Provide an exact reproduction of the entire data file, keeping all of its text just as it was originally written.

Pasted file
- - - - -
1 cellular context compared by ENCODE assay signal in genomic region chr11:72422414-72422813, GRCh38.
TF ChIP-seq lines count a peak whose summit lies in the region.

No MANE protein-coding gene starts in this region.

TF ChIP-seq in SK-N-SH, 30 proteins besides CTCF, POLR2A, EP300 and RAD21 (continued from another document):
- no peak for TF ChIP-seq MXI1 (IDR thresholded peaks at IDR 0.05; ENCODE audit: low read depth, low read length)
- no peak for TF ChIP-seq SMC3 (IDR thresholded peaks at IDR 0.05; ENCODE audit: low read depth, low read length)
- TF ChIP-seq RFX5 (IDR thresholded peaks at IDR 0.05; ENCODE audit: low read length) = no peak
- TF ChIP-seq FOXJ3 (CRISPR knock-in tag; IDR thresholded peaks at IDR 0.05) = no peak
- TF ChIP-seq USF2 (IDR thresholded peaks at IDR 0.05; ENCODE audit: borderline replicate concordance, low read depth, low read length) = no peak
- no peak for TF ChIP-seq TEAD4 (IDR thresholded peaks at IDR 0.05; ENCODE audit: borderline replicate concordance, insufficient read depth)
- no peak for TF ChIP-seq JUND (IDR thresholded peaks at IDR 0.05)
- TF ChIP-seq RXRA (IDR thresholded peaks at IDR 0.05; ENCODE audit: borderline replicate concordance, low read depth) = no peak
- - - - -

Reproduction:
1 cellular context compared by ENCODE assay signal in genomic region chr11:72422414-72422813, GRCh38.
TF ChIP-seq lines count a peak whose summit lies in the region.

No MANE protein-coding gene starts in this region.

TF ChIP-seq in SK-N-SH, 30 proteins besides CTCF, POLR2A, EP300 and RAD21 (continued from another document):
- no peak for TF ChIP-seq MXI1 (IDR thresholded peaks at IDR 0.05; ENCODE audit: low read depth, low read length)
- no peak for TF ChIP-seq SMC3 (IDR thresholded peaks at IDR 0.05; ENCODE audit: low read depth, low read length)
- TF ChIP-seq RFX5 (IDR thresholded peaks at IDR 0.05; ENCODE audit: low read length) = no peak
- TF ChIP-seq FOXJ3 (CRISPR knock-in tag; IDR thresholded peaks at IDR 0.05) = no peak
- TF ChIP-seq USF2 (IDR thresholded peaks at IDR 0.05; ENCODE audit: borderline replicate concordance, low read depth, low read length) = no peak
- no peak for TF ChIP-seq TEAD4 (IDR thresholded peaks at IDR 0.05; ENCODE audit: borderline replicate concordance, insufficient read depth)
- no peak for TF ChIP-seq JUND (IDR thresholded peaks at IDR 0.05)
- TF ChIP-seq RXRA (IDR thresholded peaks at IDR 0.05; ENCODE audit: borderline replicate concordance, low read depth) = no peak